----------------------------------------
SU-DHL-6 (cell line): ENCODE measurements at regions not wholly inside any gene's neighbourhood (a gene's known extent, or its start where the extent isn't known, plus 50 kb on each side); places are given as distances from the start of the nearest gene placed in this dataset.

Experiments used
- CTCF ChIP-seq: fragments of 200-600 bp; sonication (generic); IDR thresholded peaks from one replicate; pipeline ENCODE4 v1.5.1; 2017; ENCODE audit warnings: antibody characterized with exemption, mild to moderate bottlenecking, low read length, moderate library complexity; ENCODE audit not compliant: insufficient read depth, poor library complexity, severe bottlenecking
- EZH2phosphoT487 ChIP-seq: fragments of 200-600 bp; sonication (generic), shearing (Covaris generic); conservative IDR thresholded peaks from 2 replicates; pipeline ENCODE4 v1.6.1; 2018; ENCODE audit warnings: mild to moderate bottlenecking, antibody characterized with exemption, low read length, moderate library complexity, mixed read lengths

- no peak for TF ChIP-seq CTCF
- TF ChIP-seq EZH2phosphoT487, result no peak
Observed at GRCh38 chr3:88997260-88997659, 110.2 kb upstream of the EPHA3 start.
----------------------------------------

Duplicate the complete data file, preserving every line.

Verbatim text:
SU-DHL-6 (cell line): ENCODE measurements at regions not wholly inside any gene's neighbourhood (a gene's known extent, or its start where the extent isn't known, plus 50 kb on each side); places are given as distances from the start of the nearest gene placed in this dataset.

Experiments used
- CTCF ChIP-seq: fragments of 200-600 bp; sonication (generic); IDR thresholded peaks from one replicate; pipeline ENCODE4 v1.5.1; 2017; ENCODE audit warnings: antibody characterized with exemption, mild to moderate bottlenecking, low read length, moderate library complexity; ENCODE audit not compliant: insufficient read depth, poor library complexity, severe bottlenecking
- EZH2phosphoT487 ChIP-seq: fragments of 200-600 bp; sonication (generic), shearing (Covaris generic); conservative IDR thresholded peaks from 2 replicates; pipeline ENCODE4 v1.6.1; 2018; ENCODE audit warnings: mild to moderate bottlenecking, antibody characterized with exemption, low read length, moderate library complexity, mixed read lengths

- no peak for TF ChIP-seq CTCF
- TF ChIP-seq EZH2phosphoT487, result no peak
Observed at GRCh38 chr3:88997260-88997659, 110.2 kb upstream of the EPHA3 start.